5. How will the new lens "fit" in my current lineup? Can I picture myself carrying it and using it?
This is the most difficult question of them all, in one sense. And yet, it might be the most crucial. The best lens in the world is useless to you if you rarely go out with it to make pictures, and you simply admire it gathering dust on the shelf. In this question you must try to picture a) how will this new lens coexist with your other lenses (also in future/hypothetical scenarios!); b) how likely it is that you will be going out, travelling here and there with this lens making pictures. Let's see the hypothetical buyer's answer:
"I have the 18-55 and the AFD 50mm f/1.8. Although the 85mm f/1.8 or the 85mm f/1.4 would be fantastic lenses, I think a 105mm prime makes a better pair with my 50mm f/1.8. Especially if I get a body with a focus motor at some point, they'd make an unbeatable combo. But more importantly, I could get either a used Nikkor 105mm f/2.8 VR or a Sigma HSM OS 105mm f/2.8 and have a tele, a portrait, and a macro lens all in one! I can totally imagine myself going around with the 18-55 and the 105mm f/2.8, and be ready for just about anything coming my way. The 85mm would also be great, but probably I would use such a lens in fewer occasions".
Notice how nicely the buyer considers future/hypothetical scenarios. They shouldn't be prioritized, of course, but it is important to acknowledge them. Our buyer has reached a decision, and he has narrowed his options down to just one or two lenses. It's then rather easy to make a final decision - it's a matter of price and availability (especially if buying used).


Conclusion - Summarizing the Main Checkpoints
As I have mentioned more than once in this article, every buyer is unique and every situation is different. You might have 20 lenses already, or you might have only the kit lens. You might be an enthusiast or semi-pro street photographer, or you might be just a beginner interested in macro photos. It doesn't matter. The questions are designed to help you understand what you need - you provide the answers, not I. To the question "which lens should I get for my Nikon", nobody can answer but you. I see people on forums agonizing over this, asking people to answer for them. It can't work like that.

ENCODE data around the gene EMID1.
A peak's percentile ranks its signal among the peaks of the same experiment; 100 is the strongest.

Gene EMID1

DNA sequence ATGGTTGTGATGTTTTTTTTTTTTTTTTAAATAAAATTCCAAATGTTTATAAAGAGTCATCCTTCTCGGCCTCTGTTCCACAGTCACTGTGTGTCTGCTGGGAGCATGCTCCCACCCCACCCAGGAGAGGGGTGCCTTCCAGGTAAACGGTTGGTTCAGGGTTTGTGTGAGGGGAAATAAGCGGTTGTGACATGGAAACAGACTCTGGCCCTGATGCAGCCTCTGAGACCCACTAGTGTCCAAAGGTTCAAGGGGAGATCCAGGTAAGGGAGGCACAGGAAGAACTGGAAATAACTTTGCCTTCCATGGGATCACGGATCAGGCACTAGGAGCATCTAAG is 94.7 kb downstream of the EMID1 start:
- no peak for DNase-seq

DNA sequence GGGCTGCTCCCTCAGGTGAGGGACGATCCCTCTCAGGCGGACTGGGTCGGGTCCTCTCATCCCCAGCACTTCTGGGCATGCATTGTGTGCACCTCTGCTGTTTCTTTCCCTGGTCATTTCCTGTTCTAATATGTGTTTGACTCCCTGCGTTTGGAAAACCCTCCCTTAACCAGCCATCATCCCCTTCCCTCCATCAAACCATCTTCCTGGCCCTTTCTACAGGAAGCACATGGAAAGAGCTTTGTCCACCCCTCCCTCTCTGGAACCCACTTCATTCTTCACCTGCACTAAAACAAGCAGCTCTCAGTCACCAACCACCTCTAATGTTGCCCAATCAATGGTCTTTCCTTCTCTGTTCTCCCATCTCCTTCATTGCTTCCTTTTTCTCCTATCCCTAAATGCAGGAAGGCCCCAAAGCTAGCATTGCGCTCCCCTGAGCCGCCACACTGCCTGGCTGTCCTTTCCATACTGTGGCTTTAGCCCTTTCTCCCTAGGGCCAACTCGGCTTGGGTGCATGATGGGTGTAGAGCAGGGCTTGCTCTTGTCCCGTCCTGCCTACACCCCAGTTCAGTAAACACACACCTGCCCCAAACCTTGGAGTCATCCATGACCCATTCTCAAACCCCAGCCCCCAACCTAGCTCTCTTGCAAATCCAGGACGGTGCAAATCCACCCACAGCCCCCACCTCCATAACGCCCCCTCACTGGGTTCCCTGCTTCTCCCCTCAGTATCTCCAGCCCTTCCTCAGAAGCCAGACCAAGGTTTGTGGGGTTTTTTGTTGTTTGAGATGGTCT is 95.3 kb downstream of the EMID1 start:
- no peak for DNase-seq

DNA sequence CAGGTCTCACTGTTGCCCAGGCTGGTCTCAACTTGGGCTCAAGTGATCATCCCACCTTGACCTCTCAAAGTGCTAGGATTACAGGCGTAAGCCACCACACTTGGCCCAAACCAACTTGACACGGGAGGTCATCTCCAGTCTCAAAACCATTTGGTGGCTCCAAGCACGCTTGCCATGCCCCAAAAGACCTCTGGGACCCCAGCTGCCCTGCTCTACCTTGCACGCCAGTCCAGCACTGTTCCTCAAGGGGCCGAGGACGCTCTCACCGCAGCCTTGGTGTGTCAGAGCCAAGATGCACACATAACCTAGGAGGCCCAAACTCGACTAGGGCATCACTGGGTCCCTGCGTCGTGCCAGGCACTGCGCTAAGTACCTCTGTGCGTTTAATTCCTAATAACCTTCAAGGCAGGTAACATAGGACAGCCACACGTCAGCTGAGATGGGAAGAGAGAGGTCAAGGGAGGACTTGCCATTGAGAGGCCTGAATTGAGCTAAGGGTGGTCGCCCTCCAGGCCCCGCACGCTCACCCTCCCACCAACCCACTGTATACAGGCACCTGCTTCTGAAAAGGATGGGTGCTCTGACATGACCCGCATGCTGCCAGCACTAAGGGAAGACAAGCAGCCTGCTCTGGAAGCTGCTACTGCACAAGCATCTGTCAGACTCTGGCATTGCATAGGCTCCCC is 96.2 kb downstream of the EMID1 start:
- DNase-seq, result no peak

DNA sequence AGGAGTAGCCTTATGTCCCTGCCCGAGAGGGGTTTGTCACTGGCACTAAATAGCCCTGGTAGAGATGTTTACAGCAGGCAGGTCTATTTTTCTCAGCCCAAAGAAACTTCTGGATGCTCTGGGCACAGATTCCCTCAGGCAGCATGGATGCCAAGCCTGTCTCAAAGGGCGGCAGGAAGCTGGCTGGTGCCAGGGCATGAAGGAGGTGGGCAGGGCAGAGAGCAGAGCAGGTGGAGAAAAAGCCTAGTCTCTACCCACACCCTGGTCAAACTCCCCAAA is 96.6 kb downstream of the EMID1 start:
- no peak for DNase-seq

The questions above become progressively more complex (although, in the greater scheme of things, they're still simple), because they lead you towards your goal. Let's see them again in a different shape.

Identifying what you want to do with the new lens(es) > See if there is a single lens that can give you everything you require > Be specific: focal length and aperture are the main things, but > Identify whether there are things the new purchase should not have > Identify how the new lens will fit in your current lineup, and make sure you will actually carry and use the new lens.

This last phrase might sound silly, but trust me: I've seen too many photographers' shelves filled with expensive but dusty glass on them.